He estimated the royal commission would cost $13.2 million, which would be comparable to the cost of the Royal Commission into Family Violence.
He said he hoped the royal commission would report back within two years, and promised to implement all its recommendations.
Mental health experts call for bipartisanship
Mental health expert Professor Patrick McGorry welcomed the election promise, and called on the Victorian Coalition to support it.
“The people of Victoria have been waiting for a decisive time of action for many years,” the former Australian of the Year said.
“In the spirit of bipartisanship – and mental health has traditionally been a bipartisan issue – we would respectfully urge the opposition to seriously consider supporting this move,” he said.
Professor McGorry said the mental health services model needed to be completely redesigned.
“We dismantled a 19th century model 20 years ago and we built something that was flawed, under-invested and has just fallen apart actually,” he said.
“So we have to start again, we have to listen to the people who use the service … and design something that’s really going to help them make a recovery, to respond to desperate situations and suicidal crises in a much more humane and effective way than currently.”
The Australian Medical Association also called on the opposition to match the government’s commitment.
“There has been a lack of investment into the mental health system over the past decade,” said the association’s Victorian president, Associate Professor Julian Rait.
“A serious and considered review of the mental health system is long overdue.”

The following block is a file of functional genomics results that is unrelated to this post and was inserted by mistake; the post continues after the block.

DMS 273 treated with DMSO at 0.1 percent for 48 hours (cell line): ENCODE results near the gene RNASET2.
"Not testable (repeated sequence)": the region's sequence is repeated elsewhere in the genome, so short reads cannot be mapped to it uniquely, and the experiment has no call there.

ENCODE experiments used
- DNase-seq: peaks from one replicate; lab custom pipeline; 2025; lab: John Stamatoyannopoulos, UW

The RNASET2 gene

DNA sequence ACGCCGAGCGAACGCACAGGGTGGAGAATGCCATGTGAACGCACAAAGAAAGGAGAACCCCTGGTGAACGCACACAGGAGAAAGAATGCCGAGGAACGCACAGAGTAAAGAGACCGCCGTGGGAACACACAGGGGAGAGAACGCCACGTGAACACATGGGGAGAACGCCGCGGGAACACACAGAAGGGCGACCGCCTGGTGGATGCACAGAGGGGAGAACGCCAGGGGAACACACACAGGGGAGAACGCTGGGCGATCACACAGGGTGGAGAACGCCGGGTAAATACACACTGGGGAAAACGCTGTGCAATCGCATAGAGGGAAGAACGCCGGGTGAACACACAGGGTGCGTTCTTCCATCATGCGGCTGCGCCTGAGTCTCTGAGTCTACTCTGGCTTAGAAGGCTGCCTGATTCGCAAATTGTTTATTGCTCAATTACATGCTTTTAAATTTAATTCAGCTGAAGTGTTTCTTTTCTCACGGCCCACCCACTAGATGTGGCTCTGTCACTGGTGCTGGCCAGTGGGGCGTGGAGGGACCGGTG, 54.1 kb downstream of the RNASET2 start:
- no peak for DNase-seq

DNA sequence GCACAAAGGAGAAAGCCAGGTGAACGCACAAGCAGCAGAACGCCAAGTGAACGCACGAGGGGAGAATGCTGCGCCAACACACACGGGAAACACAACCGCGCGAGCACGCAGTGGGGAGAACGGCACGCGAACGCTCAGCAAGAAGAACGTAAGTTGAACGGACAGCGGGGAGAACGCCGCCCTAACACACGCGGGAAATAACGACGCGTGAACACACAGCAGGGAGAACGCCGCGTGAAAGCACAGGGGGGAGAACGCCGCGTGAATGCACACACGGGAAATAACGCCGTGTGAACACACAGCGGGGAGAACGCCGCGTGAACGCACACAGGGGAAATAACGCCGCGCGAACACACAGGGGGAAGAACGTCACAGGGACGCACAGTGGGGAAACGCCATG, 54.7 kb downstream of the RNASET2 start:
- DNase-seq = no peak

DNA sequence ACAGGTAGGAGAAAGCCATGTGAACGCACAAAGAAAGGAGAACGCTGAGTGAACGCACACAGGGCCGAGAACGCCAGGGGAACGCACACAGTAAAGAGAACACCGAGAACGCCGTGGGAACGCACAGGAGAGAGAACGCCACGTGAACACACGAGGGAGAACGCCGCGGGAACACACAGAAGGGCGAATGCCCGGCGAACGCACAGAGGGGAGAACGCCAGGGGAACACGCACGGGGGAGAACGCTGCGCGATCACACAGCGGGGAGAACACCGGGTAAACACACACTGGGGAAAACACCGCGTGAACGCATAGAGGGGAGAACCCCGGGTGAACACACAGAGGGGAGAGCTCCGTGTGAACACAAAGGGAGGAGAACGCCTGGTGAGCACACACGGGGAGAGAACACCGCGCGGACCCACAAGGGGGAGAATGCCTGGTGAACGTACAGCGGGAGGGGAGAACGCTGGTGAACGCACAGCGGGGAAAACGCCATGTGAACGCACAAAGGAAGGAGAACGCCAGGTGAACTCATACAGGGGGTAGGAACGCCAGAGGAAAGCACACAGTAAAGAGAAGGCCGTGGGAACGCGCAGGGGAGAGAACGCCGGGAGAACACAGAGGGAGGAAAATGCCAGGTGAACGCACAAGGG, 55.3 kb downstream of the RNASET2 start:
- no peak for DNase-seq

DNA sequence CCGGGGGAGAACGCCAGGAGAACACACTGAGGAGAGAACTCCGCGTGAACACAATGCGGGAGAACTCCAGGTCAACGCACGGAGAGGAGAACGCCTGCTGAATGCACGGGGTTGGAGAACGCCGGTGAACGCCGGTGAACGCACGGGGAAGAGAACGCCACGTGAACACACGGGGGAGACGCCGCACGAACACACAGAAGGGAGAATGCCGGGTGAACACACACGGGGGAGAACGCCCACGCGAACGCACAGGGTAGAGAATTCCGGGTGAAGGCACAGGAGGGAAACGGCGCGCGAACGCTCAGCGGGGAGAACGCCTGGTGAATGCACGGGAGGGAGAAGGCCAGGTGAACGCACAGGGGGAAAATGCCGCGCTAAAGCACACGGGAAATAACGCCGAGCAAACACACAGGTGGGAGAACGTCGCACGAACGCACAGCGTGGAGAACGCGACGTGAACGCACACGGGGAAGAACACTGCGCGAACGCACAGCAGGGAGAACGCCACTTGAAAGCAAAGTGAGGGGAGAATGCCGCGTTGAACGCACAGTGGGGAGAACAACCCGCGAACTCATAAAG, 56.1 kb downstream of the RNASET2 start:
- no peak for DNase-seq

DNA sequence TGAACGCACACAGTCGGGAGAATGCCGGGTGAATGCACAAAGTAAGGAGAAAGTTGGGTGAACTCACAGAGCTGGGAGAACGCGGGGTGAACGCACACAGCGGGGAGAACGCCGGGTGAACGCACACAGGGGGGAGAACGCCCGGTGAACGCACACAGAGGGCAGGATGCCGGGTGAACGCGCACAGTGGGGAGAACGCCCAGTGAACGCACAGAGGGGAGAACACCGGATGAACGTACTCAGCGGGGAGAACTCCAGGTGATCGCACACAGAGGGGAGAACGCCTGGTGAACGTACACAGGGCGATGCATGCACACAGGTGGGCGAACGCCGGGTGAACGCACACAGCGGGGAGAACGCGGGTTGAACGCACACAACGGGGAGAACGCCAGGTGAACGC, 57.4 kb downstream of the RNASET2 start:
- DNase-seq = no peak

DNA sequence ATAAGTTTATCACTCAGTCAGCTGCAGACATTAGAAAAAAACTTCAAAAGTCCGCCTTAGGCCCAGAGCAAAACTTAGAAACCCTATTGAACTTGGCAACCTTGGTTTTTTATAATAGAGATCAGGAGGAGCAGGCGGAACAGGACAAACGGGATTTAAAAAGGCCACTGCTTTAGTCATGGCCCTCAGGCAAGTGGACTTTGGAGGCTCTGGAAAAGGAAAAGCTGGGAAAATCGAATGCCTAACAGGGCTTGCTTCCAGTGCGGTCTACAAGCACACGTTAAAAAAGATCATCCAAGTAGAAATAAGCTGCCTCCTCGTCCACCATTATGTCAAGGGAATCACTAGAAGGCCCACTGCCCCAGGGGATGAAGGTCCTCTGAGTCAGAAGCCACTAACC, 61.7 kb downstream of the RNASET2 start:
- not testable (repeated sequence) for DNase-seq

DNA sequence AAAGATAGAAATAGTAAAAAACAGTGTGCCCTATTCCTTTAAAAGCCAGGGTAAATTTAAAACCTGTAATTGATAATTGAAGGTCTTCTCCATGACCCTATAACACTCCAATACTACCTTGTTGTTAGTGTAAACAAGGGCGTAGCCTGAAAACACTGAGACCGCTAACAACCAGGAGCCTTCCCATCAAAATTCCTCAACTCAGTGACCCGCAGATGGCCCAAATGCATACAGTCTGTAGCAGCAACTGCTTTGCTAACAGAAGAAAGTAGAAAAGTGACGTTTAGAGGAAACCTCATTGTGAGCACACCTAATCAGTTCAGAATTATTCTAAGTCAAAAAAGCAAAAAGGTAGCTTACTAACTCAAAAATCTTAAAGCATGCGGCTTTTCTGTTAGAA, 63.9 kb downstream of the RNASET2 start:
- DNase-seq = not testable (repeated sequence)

The Victorian Council of Social Service (VCOSS) hailed the promise as “a landmark step that will save lives”.
“Mental health impacts on the lives of every Victorian, on the lives of so many families and on all of our communities,” VCOSS chief executive Emma King said.
“Our graveyards are full of people who the mental health system failed.
“Our prisons are full of people who needed mental health support but didn’t get it.
“We need to be helping people early – including in community settings such as GP clinics, mothers’ groups, Neighbourhood Houses and Men’s Sheds – before problems spiral out of control.”
Mental Health Victoria’s chief executive Angus Clelland said mental health had been the poor cousin of the health system, leaving pressure points in the system that needed to be addressed.
“Having a royal commission will look at the entire system and lock the future government into funding and investment to improve the system for everyone,” he said.
In a statement, the Victorian opposition did not indicate whether it would support the royal commission.
Shadow Minister for Mental Health, Emma Kealy, urged Labor to boost funding for community mental health services.
“Since Daniel Andrews has been premier, Victoria’s population has increased by around 500,000 people and at the same time he has cut community mental health funding by 17 per cent,” Ms Kealy said.
“If Daniel Andrews is serious about doing more for mental health, he will start by reversing his cuts and finding more funding to match the population growth that has occurred on his watch.”